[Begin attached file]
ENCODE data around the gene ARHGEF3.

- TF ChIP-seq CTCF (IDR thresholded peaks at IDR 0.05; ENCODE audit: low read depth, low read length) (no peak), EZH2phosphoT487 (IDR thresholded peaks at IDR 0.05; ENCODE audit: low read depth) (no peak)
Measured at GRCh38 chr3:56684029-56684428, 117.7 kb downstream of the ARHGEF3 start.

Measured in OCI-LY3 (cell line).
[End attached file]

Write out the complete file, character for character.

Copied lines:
ENCODE data around the gene ARHGEF3.

- TF ChIP-seq CTCF (IDR thresholded peaks at IDR 0.05; ENCODE audit: low read depth, low read length) (no peak), EZH2phosphoT487 (IDR thresholded peaks at IDR 0.05; ENCODE audit: low read depth) (no peak)
Measured at GRCh38 chr3:56684029-56684428, 117.7 kb downstream of the ARHGEF3 start.

Measured in OCI-LY3 (cell line).